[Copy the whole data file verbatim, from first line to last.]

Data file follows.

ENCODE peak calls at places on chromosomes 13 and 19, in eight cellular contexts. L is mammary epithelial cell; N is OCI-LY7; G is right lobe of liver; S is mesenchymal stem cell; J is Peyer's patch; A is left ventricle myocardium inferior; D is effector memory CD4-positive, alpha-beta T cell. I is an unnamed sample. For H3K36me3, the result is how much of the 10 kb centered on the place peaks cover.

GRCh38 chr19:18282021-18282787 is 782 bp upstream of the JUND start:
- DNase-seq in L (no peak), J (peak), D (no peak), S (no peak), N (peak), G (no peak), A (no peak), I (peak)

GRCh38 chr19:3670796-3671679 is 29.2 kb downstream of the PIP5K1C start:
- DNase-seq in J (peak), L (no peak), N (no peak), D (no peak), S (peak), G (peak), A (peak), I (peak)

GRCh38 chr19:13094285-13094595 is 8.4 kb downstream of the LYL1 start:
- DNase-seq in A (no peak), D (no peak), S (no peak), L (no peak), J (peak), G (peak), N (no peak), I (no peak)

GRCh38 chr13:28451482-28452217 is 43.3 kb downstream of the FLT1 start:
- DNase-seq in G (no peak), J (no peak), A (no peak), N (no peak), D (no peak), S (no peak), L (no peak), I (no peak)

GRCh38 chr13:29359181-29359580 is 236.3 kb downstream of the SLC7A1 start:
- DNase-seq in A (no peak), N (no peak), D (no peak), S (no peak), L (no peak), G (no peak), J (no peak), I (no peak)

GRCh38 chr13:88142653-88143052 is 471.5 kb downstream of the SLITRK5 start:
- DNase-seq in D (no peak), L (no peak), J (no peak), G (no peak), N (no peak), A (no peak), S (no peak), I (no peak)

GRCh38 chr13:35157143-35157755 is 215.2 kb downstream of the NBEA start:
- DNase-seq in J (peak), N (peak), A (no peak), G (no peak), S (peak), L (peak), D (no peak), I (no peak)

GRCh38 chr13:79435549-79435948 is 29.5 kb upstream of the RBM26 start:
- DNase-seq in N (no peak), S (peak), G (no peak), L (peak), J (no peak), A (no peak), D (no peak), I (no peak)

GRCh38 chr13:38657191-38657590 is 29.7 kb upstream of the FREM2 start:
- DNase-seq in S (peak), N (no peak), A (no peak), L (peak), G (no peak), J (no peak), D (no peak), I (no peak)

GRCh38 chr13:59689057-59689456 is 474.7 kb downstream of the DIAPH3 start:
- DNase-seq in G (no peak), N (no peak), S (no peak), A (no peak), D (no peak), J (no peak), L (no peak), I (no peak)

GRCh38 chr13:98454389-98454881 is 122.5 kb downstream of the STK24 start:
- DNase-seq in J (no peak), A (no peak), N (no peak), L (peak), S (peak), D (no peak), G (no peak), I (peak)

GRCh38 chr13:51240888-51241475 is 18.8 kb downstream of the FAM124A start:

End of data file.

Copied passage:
ENCODE peak calls at places on chromosomes 13 and 19, in eight cellular contexts. L is mammary epithelial cell; N is OCI-LY7; G is right lobe of liver; S is mesenchymal stem cell; J is Peyer's patch; A is left ventricle myocardium inferior; D is effector memory CD4-positive, alpha-beta T cell. I is an unnamed sample. For H3K36me3, the result is how much of the 10 kb centered on the place peaks cover.

GRCh38 chr19:18282021-18282787 is 782 bp upstream of the JUND start:
- DNase-seq in L (no peak), J (peak), D (no peak), S (no peak), N (peak), G (no peak), A (no peak), I (peak)

GRCh38 chr19:3670796-3671679 is 29.2 kb downstream of the PIP5K1C start:
- DNase-seq in J (peak), L (no peak), N (no peak), D (no peak), S (peak), G (peak), A (peak), I (peak)

GRCh38 chr19:13094285-13094595 is 8.4 kb downstream of the LYL1 start:
- DNase-seq in A (no peak), D (no peak), S (no peak), L (no peak), J (peak), G (peak), N (no peak), I (no peak)

GRCh38 chr13:28451482-28452217 is 43.3 kb downstream of the FLT1 start:
- DNase-seq in G (no peak), J (no peak), A (no peak), N (no peak), D (no peak), S (no peak), L (no peak), I (no peak)

GRCh38 chr13:29359181-29359580 is 236.3 kb downstream of the SLC7A1 start:
- DNase-seq in A (no peak), N (no peak), D (no peak), S (no peak), L (no peak), G (no peak), J (no peak), I (no peak)

GRCh38 chr13:88142653-88143052 is 471.5 kb downstream of the SLITRK5 start:
- DNase-seq in D (no peak), L (no peak), J (no peak), G (no peak), N (no peak), A (no peak), S (no peak), I (no peak)

GRCh38 chr13:35157143-35157755 is 215.2 kb downstream of the NBEA start:
- DNase-seq in J (peak), N (peak), A (no peak), G (no peak), S (peak), L (peak), D (no peak), I (no peak)

GRCh38 chr13:79435549-79435948 is 29.5 kb upstream of the RBM26 start:
- DNase-seq in N (no peak), S (peak), G (no peak), L (peak), J (no peak), A (no peak), D (no peak), I (no peak)

GRCh38 chr13:38657191-38657590 is 29.7 kb upstream of the FREM2 start:
- DNase-seq in S (peak), N (no peak), A (no peak), L (peak), G (no peak), J (no peak), D (no peak), I (no peak)

GRCh38 chr13:59689057-59689456 is 474.7 kb downstream of the DIAPH3 start:
- DNase-seq in G (no peak), N (no peak), S (no peak), A (no peak), D (no peak), J (no peak), L (no peak), I (no peak)

GRCh38 chr13:98454389-98454881 is 122.5 kb downstream of the STK24 start:
- DNase-seq in J (no peak), A (no peak), N (no peak), L (peak), S (peak), D (no peak), G (no peak), I (peak)

GRCh38 chr13:51240888-51241475 is 18.8 kb downstream of the FAM124A start: